As companies begin filing their proxy statements for 2017, we continue to receive questions about whether Maryland companies should yield to the demands of Institutional Shareholder Services Inc. (“ISS”) that they give up the exclusive power of the board – permitted by Maryland law – to amend the bylaws. ISS has announced in its voting policy updates for 2017 that it will recommend against incumbent members of a board’s nominating and governance committee if shareholders do not have a concurrent right to amend the entire bylaws by a vote of no more than a bare majority of the votes entitled to be cast. We addressed this issue at length in earlier memos (ISS Releases 2017 Policy Changes: Focus on Bylaws Under Maryland Law and Proxy Statements under Maryland Law – 2017) and most recently and comprehensively in a later memo, (Addressing Board Exclusive Control of the Bylaws: Stop, Look and Wait). (While the latter was prepared for two recent conference calls of REIT general counsels, its focus is not limited to REITs.) If your board or governance committee is still considering this issue, we suggest reviewing these memos.
In addition to these memos, we have been making the following points to clients, many based on recent observations and discussions:
First, the trend we are seeing now appears to be running in favor of not taking action at this time but waiting and seeing how the issue develops later this proxy season and after. We believe that this approach is the most prudent course for now as it seems premature to take action before a consensus develops in the market on whether adoption of concurrent shareholder power to amend the bylaws is a good policy and, if so, any sensible conditions and limitations. Giving shareholders the concurrent power to make binding amendments to the bylaws is effectively a one-way ratchet. Once given, this power may be viewed as a right that may not be taken away from shareholders without their consent.
Second, we have been told that some dedicated REIT investors are not planning to follow ISS on the bylaws issue. Other major holders may follow.
Third, in assessing the percentages of REITs that have adopted concurrent shareholder power to amend the bylaws, we think it is appropriate to set the lodging REITs aside because much of the pressure on these companies has come from a lodging labor union that has repeatedly used its nominal shareholdings at many lodging companies to campaign for various corporate governance measures, most recently concurrent shareholder power to amend the bylaws. The union obviously has economic and other interests that differ from the interests of shareholders generally and, therefore, we believe that lodging companies are not appropriately comparable to other REITs (much less to non-REITs) generally.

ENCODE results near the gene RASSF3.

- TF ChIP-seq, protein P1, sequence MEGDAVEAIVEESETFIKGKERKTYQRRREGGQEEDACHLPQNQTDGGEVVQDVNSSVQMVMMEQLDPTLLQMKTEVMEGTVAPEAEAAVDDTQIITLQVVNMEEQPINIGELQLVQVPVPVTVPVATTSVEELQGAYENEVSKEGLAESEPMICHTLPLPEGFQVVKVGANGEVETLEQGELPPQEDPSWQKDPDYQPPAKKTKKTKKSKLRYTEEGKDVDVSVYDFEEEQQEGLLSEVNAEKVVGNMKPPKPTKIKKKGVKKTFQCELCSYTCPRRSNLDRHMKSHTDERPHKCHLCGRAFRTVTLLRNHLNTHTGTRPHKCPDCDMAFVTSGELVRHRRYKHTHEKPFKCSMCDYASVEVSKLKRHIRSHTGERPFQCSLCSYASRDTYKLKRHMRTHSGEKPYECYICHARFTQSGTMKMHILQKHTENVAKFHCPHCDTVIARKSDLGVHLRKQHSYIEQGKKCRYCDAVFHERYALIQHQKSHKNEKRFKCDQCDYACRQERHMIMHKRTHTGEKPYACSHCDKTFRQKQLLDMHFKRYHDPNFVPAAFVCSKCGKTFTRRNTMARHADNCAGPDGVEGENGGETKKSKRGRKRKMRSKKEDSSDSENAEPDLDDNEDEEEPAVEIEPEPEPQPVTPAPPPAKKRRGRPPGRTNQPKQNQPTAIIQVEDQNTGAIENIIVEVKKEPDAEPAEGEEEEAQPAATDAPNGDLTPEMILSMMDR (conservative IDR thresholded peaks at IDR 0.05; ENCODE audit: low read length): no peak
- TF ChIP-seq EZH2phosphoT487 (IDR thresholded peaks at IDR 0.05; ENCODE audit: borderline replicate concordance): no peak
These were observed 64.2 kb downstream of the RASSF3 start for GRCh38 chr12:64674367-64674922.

Fourth, we have previously recommended discussing the issue with major shareholders and not limiting the discussion to just this one issue but, instead, including in the discussion a “full deck” of information about the company, its economic performance and its corporate governance. It continues to baffle us that ISS frequently recommends against one or more, and sometimes all, of the directors based on as few as one corporate governance measure undertaken (or not undertaken) by the board, regardless of the company’s economic performance under the board’s stewardship. Thus, while boards are considering this issue, we believe that the burden should be on proponents of giving shareholders the concurrent right to amend the bylaws to explain how taking this effectively irreversible step is in the “best interests” of the company. We have not seen any data supporting a correlation – much less a causal link – between concurrent shareholder power to amend the bylaws and economic performance by the company.
Fifth, if the members of the nominating and governance committee do not receive sufficient support from major shareholders and ISS, the board may change its position at any point, even before the annual meeting and votes are cast and counted, and agree to adopt concurrent shareholder power to amend the bylaws, perhaps with some negotiated terms. In addition, if nominating and governance committee members do not receive the requisite vote in an uncontested election, they will, under most current bylaws, typically hold over, offer to resign and (if their offers are not accepted) remain on the board, giving the board further time to assess the matter over the following months.
Finally, if the board decides not to adopt concurrent shareholder power to amend the bylaws at this time, it may want to issue a statement, perhaps in its proxy statement, that it has considered the matter carefully and that, as the issue and its ramifications are still developing, not all relevant information is known yet and, therefore, the board will continue to monitor and consider the issue over the coming several months, consult with major investors, take the advice of advisers and gather other information, including the decisions of boards and shareholders of other companies later this year. (See Public Storage Proxy Statement.)